Whether one’s driving or skiing, tech distractions abound:
• As Heather Somerville writes for SiliconBeat, she went on a ride-along with an eBay Now courier last week. The woman, who in this case was a 25-year-old part-time student, was tasked with delivering goods ordered by San Francisco customers within an hour — it’s all part of the competitive world of instant-gratification e-commerce that has given rise to same-day deliveries. One of the things that stood out: The courier said she hasn’t gotten a traffic ticket yet, but Somerville wrote that “the demands of her job require her to text, make and answer calls, and check the eBay Now app almost continuously from behind the wheel.”
• California law allows hands-free phone calls and texting. But a new study shows driving performance — including the all-important reaction time — suffers whether a driver texts by hand or using voice-activated software such as Apple iPhone’s Siri, the Merc’s Gary Richards, a.k.a. Mr. Roadshow, writes. The study, by the Texas A&M Transportation Institute, involved just 43 participants. But other similar studies are expected to follow, including one by the Insurance Institute for Highway Safety. And in case you didn’t know, it is National Distracted Driving Awareness Month.
• So… are driverless cars the answer? They would make the hand-wringing about hands-free texting moot, right? The California DMV heard public input late last week as it considers possible rules for self-driving vehicles. “I would be more than happy to trade my slower reflexes and declining peripheral and nighttime vision for an automated chauffeur whose mind doesn’t wander,” said Tom Sawyer of San Jose, according to Mr. Roadshow. Among the regulatory questions: Who would be responsible in case of a crash? What if a self-driving car runs a red light?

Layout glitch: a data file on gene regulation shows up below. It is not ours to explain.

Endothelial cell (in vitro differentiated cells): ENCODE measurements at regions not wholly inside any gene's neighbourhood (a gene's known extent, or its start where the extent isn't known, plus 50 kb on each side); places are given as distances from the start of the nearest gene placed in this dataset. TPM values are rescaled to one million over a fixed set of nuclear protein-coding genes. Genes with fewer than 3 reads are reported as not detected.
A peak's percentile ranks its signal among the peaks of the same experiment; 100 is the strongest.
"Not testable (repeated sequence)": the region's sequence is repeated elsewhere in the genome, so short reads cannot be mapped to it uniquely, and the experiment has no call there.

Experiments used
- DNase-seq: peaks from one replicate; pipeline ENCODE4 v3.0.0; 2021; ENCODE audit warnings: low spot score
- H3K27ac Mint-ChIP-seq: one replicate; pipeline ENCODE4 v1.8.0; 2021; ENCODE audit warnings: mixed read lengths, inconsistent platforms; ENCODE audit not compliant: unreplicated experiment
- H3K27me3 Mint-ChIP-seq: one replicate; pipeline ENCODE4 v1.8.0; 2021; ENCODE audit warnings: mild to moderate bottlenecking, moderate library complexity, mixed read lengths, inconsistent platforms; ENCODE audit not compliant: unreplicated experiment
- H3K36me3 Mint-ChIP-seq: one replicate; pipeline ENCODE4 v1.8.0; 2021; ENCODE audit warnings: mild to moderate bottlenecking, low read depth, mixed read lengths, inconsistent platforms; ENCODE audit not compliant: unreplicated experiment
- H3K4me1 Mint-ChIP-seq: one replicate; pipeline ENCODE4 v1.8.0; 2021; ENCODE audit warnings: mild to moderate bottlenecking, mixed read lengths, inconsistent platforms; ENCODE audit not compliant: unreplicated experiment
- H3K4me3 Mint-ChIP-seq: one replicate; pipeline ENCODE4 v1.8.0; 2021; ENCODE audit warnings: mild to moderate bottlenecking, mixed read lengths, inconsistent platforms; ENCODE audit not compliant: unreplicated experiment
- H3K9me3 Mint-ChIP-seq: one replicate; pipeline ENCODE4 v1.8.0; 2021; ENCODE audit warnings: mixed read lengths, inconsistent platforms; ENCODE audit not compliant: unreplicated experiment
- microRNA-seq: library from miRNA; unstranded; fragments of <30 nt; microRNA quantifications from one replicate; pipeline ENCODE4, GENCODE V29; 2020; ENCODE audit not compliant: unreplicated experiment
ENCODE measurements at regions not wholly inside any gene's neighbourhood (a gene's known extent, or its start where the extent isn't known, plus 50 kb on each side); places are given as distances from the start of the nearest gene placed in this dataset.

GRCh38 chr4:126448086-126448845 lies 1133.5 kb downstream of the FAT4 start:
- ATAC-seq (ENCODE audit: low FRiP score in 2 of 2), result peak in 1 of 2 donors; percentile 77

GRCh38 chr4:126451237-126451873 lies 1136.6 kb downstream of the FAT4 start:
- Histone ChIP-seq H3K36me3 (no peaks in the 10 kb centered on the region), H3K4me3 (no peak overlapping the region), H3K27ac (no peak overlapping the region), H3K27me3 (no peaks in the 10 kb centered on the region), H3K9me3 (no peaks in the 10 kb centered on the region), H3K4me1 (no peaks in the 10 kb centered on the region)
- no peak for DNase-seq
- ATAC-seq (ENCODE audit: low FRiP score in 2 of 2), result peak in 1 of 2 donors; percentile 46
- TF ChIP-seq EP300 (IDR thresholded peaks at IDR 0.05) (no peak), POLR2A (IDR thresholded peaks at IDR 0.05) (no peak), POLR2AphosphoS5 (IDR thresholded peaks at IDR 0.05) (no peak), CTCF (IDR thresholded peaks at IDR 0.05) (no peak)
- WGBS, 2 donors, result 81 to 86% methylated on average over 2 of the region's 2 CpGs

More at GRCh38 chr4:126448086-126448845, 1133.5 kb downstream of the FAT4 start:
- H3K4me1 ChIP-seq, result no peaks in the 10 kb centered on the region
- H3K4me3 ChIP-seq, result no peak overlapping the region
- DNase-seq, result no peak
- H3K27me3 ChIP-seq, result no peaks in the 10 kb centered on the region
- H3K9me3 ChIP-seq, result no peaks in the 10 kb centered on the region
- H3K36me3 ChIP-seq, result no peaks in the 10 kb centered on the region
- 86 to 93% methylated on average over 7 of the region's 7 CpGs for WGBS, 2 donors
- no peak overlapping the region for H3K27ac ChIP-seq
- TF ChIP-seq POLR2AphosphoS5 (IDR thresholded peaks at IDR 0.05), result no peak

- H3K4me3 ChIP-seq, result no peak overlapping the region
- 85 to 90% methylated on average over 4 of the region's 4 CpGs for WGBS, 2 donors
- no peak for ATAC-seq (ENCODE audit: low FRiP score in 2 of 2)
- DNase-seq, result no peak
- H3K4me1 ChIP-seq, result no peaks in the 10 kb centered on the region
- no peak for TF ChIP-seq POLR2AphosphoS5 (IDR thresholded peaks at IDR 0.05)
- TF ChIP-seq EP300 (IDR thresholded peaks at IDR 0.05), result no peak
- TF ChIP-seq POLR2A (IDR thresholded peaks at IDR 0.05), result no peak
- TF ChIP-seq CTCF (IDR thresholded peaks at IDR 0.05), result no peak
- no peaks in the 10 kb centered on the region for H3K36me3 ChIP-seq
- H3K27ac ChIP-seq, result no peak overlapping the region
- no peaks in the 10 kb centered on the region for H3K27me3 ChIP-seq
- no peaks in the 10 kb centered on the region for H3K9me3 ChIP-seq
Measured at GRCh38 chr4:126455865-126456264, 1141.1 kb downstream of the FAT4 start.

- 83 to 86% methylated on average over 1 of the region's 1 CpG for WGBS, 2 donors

• Let’s turn to skiing, complete with TMI sports goggles. No, that’s not a trendy new brand of eyewear, we’re talking “too much information.” That’s what critics and worrywart lawyers (who have a point) say about goggles with high-tech displays that inform the wearer of things like how many runs she has skied, or his speed. Oakley sells such ski goggles for $600, according to the New York Times, which also reports that “cutting-edge eyewear technologies” had a booth for the first time at the International Vision Expo last month. Other specialized high-tech specs are available for cyclers and runners and people who want to track and record their movements and antics. It’s all part of the rise of wearable computing, which the Merc’s Pat May wrote about last month. But it’s one thing to wear a Fitbit wristband to record your steps and calories, it’s another to check out your altitude — and possibly incoming text messages — on goggles you’re wearing as you ski down a steep slope.
Are self-driving cars the answer to distracted driving? Photo by Getty Images